Category Archives: Detective Series

The Book Whisperer Reviews a Favorite: Penny’s Latest Gamache Novel


On a recent visit to Central Library for a meeting, I stopped to check the Quick Pick (QP) table just to see what was available. Imagine my surprise to find six copies of A Better Man, Louise Penny’s latest in the Armand Gamache series. It was published in August, 2019!

Not surprisingly, A Better Man has already received accolades from a number of reviewers. The Times of London named it a book of the month while The Christian Science Monitor named it one of the best books of August.

Louise Penny’s fans expect her to provide a good story. A Better Man certainly has a strong storyline.  All of our favorite characters from Three Pines are included along with the police agents we’ve come to know.

Besides investigating a murder, Gamache and Beauvoir and the police crew must deal with several other issues: Gamache’s return to homicide after a suspension and a catastrophic potential flooding across the province.

After a nine-month suspension, Gamache returns to the Surete’ demoted to second in command of homicide under his son-in-law, now named Chief Inspector Beauvoir.  Of course, long-time Penny fans will remember that Beauvoir will soon be leaving Quebec for Paris and a safe job, no longer a police officer. How will Gamache act when he is no longer in charge? What about the other officers, the subordinates?

The other difficulty that will involve police and other first responders is the potential for flooding caused by the April thaws and continuous rain. Rivers are threatening to burst dams and flood the province.

Gamache has mentored Beauvoir through his career and his rise to Chief Inspector. In the process, the two have become related through Gamache’s daughter’s marriage to Beauvoir; even more than being related, the two have developed a mutual respect and love for one another as brothers in arms and human beings.

As the story moves forward, I enjoyed seeing Beauvoir engage in many of the behaviors he has observed in Gamache over the years. Gamache is a calm man, a man given to defusing situations with a quiet word and a calm demeanor even when he faces a man holding a gun on him. Beauvoir finds himself thinking like Gamache and quoting lines of poetry or literature—if only in his own head.

The main investigation involves a missing pregnant woman who happens to be Agent Lysette Cloutier’s goddaughter. Several years earlier, Gamache had brought Agent Cloutier from accounting into homicide so she could help with tracing money as part of criminal investigations. Superintendent Isabelle Lacoste is also back following her recovery from a shooting in a drug operation of nine months earlier.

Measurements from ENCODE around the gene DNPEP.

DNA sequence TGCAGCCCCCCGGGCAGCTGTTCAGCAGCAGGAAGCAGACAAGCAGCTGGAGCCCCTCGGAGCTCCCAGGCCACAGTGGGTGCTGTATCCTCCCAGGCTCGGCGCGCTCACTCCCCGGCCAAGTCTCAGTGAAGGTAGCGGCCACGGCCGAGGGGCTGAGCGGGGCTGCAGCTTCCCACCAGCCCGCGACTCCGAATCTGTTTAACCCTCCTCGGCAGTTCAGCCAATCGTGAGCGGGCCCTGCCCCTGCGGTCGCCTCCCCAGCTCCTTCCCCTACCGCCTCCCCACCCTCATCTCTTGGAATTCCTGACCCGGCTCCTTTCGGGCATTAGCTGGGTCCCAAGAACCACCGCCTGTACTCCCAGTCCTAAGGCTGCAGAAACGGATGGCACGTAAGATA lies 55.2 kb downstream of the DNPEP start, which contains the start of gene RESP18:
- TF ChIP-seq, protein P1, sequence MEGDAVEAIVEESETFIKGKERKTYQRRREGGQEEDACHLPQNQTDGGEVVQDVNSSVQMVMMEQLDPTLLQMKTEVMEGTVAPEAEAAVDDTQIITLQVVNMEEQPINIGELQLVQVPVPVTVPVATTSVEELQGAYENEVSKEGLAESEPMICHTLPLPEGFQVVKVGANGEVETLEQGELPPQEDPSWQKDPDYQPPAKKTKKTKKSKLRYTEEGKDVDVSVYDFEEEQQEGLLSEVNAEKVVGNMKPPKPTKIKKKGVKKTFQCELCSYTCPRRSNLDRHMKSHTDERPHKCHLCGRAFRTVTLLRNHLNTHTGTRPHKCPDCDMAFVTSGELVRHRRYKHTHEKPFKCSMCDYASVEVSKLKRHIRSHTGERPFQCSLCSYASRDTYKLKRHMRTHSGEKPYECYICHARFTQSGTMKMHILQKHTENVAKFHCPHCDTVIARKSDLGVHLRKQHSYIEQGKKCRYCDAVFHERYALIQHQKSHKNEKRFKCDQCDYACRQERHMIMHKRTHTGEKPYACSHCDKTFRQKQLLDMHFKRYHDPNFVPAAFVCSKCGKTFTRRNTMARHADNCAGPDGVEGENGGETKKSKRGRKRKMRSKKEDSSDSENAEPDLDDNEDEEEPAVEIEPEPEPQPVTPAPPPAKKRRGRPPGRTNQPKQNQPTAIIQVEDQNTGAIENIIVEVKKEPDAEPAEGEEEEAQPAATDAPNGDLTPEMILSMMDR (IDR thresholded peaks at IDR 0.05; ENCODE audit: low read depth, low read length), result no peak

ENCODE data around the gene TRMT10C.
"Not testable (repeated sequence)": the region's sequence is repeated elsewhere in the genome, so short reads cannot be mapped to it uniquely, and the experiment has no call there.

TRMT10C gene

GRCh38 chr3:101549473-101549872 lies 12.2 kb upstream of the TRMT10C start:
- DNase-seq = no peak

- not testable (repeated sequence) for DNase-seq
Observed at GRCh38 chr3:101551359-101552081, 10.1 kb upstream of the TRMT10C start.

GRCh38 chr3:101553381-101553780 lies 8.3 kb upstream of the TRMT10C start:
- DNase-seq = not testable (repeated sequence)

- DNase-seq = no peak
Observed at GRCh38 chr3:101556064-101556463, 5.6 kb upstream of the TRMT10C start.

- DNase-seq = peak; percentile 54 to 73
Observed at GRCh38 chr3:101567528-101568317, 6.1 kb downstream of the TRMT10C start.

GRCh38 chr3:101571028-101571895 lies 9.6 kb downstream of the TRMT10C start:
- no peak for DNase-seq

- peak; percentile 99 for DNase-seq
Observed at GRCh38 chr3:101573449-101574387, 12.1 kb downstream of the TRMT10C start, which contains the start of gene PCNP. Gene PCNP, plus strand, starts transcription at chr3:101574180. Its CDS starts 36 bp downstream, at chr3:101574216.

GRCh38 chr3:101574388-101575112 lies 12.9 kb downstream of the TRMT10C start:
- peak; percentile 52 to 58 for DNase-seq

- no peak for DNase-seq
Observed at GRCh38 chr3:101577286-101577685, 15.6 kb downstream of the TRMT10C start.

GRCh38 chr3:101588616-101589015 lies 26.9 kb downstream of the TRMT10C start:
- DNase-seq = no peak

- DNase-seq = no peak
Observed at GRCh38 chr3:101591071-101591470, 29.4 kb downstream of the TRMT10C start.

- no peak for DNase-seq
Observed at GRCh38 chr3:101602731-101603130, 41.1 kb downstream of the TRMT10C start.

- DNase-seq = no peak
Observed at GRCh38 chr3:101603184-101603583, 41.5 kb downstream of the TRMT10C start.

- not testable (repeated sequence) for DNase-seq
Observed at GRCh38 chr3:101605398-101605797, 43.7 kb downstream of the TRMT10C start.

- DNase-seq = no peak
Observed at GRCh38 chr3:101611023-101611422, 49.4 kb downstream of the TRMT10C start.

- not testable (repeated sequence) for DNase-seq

Annie, Gamache’s daughter and Beauvoir’s wife, is about the same age as Vivienne, the missing woman. Annie, too, is pregnant, so Gamache and Beauvoir think about how they would feel if Annie were missing.

While trying to locate Vivienne, the team encounters resistance from Carl Tracey, Vivienne’s abusive drunken husband. Thus, Tracey becomes the prime suspect in Vivienne’s disappearance.

The threatening weather conditions also play a vital role in the investigation. Other issues that intrude on the investigation include tweets denigrating Gamache and saying he is unfit for service. I found those tweets to be disturbing because they clearly are being sent out by people who do not know Gamache and have no respect for him because they do not know the full story.

Another side story concerns Clara, the artist resident of Three Pines. Her latest exhibition has been savaged by art critics. She feels personally attacked and deflated because of the terrible reviews.

In the end, Gamache and Beauvoir determine what has happened to Vivienne and who is responsible. The results are surprising. A Better Man is certainly a satisfying read.

Louise Penny’s Web site,, gives readers insight into the characters and the setting of the Gamache novels. Readers can also subscribe to her newsletter which keeps them updated on Penny’s work.

I learned on the Web site that Penny is a great supporter of literacy programs. In addition to being actively involved in literacy organizations, Penny has written a grade 3 novella: The Hangman. The story is set in Three Pines and features Chief Inspector Gamache. The book is designed to engage “emerging adult readers.” Anyone who works with adult learners knows that finding appropriate reading material at a level that the readers can understand as they are learning, but also appeal to an adult audience, is difficult.